Feeds:
Posts
Comments

Posts Tagged ‘wine and cancer’

Cancer is a universal fear. Yet, so many of the choices we make increase our chances of acquiring this terrible condition. Why do we continue practices that make us more vulnerable? In the last blog, we looked at pros and cons of the effects of moderate drinking of alcoholic beverages on heart disease.

Strong evidence confirms that women who drink even small amounts of alcohol will increase their risk for developing cancer. Alcohol may be responsible for as much as thirteen percent of cancer in women. When combined with smoking, that number increases. Women who only drink wine have the same risk as those who consume beer or hard liquor. Even women who drink as little as one drink are more likely to have certain cancers. The most common types related to alcohol are:

  • Breast: As many as eleven percent of women diagnosed with breast cancer may have resulted from drinking alcohol.
  • Liver: Alcohol is the primary cause of liver cancer.
  • Mouth/throat/ esophagus: Alcohol acts as an irritant to cells which may eventually lead to DNA changes that set the stage for cancer.
  • Colon/rectum: Bacteria convert alcohol to acetaldehyde, a known carcinogen.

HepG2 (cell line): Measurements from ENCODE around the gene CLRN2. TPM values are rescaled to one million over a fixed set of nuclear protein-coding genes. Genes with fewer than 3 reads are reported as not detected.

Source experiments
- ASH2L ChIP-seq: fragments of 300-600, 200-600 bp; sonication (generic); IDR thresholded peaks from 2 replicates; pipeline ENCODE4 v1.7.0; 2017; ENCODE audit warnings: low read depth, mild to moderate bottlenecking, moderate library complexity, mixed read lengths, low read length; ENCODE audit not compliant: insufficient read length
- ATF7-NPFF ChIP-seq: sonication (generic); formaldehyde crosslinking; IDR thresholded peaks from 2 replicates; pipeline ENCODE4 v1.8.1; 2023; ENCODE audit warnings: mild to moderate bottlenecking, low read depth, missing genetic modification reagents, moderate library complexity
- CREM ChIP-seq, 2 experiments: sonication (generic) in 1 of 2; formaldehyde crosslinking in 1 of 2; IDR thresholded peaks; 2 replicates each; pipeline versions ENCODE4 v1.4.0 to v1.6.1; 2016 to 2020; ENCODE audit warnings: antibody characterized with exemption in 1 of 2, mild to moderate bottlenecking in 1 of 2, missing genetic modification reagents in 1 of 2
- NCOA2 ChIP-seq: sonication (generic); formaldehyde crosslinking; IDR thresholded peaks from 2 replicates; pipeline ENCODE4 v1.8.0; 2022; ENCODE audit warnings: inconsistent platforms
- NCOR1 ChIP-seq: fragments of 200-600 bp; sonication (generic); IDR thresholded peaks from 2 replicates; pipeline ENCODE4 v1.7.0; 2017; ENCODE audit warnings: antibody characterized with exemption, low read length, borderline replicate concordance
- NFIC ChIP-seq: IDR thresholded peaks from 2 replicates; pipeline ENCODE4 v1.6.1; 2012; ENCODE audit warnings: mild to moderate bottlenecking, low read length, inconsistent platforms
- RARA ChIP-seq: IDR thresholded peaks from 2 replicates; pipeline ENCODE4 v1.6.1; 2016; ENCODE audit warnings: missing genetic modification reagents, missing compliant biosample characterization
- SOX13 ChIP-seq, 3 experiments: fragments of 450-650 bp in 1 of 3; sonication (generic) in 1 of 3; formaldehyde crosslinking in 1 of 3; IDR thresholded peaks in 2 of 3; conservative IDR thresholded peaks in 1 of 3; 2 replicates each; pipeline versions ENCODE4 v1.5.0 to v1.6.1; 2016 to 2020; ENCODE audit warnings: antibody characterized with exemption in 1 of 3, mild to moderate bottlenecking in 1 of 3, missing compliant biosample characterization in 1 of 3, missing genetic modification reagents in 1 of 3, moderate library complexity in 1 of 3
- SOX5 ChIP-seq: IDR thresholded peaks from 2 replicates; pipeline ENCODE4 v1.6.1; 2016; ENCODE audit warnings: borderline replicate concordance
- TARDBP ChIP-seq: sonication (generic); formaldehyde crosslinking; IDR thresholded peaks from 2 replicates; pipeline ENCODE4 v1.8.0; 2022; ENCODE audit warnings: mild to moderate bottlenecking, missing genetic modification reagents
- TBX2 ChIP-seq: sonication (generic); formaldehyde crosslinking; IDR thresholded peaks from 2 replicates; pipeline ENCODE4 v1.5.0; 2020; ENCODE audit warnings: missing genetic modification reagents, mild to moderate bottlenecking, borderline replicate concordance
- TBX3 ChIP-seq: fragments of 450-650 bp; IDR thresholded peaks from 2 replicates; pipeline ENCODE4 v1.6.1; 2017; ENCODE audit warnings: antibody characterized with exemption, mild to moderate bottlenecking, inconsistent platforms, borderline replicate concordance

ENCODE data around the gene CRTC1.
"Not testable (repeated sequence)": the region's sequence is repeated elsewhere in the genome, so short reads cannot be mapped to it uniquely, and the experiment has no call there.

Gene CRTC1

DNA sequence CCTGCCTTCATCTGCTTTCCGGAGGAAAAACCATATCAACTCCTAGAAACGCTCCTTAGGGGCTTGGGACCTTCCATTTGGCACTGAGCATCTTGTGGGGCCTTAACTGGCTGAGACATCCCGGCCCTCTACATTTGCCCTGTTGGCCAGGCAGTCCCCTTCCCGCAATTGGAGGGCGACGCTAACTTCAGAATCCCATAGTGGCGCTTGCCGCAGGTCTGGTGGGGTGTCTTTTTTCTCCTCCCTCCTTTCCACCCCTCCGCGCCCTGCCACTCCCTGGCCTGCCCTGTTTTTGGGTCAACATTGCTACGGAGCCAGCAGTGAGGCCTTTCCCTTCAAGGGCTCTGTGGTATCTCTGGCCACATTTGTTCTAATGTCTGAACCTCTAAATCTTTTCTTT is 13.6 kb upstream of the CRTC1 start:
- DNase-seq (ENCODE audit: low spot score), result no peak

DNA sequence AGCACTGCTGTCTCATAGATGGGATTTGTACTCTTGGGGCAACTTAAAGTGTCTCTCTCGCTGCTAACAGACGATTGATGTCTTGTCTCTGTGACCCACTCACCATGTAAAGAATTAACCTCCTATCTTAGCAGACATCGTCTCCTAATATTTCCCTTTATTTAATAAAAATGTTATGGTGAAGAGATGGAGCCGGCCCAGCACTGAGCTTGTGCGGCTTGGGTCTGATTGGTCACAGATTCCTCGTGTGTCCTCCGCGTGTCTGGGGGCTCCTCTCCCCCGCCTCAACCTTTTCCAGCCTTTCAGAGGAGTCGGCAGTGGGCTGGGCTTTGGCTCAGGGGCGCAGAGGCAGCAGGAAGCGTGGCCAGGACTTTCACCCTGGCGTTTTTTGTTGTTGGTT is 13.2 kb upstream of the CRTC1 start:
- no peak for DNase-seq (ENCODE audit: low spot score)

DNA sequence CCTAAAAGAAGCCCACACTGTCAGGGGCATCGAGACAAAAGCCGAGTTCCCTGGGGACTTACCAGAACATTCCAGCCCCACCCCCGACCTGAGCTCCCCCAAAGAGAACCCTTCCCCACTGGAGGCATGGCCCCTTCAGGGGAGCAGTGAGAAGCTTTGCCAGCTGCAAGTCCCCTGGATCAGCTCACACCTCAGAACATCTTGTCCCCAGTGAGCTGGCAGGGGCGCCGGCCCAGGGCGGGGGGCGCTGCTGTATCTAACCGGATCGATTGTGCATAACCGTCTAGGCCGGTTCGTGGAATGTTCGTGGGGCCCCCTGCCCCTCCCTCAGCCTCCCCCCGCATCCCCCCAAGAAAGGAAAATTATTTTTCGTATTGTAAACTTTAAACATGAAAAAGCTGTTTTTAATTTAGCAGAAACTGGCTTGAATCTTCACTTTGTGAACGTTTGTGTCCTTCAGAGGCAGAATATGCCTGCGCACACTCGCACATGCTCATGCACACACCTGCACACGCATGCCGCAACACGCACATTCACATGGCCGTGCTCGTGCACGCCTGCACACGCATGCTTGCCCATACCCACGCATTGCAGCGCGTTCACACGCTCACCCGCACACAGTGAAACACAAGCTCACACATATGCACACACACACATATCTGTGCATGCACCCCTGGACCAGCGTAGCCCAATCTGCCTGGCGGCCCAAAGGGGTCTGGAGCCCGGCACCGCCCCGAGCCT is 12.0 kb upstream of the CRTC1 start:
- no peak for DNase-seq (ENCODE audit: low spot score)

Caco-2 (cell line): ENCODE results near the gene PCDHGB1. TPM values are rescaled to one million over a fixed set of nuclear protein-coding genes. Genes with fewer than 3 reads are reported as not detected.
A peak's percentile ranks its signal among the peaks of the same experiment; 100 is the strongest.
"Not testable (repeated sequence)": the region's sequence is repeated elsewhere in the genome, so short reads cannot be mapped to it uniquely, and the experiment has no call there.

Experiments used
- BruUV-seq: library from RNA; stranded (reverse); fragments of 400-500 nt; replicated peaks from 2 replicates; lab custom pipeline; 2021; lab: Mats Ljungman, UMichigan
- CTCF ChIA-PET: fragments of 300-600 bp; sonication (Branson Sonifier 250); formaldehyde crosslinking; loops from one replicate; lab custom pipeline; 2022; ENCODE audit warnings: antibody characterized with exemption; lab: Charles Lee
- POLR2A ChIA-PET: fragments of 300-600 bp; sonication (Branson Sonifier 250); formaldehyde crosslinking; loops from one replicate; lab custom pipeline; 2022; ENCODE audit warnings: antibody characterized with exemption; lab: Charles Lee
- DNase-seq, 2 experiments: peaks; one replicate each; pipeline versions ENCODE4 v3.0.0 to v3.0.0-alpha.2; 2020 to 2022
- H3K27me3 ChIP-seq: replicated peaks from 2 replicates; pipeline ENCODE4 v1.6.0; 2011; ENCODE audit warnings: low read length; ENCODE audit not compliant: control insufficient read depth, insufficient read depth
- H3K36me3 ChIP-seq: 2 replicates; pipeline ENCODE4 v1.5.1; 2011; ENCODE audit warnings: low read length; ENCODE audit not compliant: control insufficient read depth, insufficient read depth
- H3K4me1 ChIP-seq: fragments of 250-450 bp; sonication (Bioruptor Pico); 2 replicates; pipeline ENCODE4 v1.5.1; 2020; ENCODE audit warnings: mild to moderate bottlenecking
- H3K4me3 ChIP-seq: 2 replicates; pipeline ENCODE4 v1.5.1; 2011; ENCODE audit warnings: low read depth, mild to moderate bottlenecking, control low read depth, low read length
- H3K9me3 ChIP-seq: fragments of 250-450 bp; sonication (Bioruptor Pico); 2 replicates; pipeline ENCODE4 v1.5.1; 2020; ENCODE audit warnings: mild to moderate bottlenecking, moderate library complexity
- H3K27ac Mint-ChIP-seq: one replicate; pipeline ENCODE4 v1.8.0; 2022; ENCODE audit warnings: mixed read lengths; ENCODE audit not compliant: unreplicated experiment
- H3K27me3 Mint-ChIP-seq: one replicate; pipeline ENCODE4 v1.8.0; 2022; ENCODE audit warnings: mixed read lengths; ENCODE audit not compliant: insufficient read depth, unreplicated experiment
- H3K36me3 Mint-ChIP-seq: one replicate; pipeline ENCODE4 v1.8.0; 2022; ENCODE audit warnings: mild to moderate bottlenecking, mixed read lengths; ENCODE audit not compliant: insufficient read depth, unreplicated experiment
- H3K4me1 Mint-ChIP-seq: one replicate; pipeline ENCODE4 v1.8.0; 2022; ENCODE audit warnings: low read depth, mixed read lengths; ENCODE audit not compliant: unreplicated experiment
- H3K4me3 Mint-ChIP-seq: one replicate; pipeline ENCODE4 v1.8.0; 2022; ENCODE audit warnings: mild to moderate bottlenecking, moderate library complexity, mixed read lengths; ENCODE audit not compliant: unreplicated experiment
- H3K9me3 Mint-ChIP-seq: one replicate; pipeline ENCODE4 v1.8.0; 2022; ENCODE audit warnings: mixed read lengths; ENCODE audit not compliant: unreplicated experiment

The more women drink, the greater the risk of cancer. The exceptions are renal cell cancer and non-Hodgkins lymphomia. Increased amounts of alcohol may lower risks for these two.

For women who stop drinking, the risk for cancer remains bad news. It may take years to return to the risk level of non-drinkers. Even more than ten years after they stop drinking, the risk is greater for them than for those who never drank.

The American Institute for Cancer Research (AICR) recommends omitting alcohol entirely. They suggest several ways to cut out or cut down alcohol consumption.

  • Choose smaller servings. Dilute drinks with ice, water, or club soda.
  • Sip slowly and drink less.
  • Alternate with other beverages.
  • Select days to stay alcohol free.
  • Stock refrigerator with alternate beverages such as sparking water or juices.
  • Buy low-or-no alcohol beer or wine.
  • Keep track of the amount consumed each day.

The facts are in. Women who drink even small amounts of any alcoholic beverage are more likely to increase their chances of getting cancer. Is it worth the risk?

Check out the National Institute of Health brochures and fact sheets for more information on the effects of alcohol.

 

 

Read Full Post »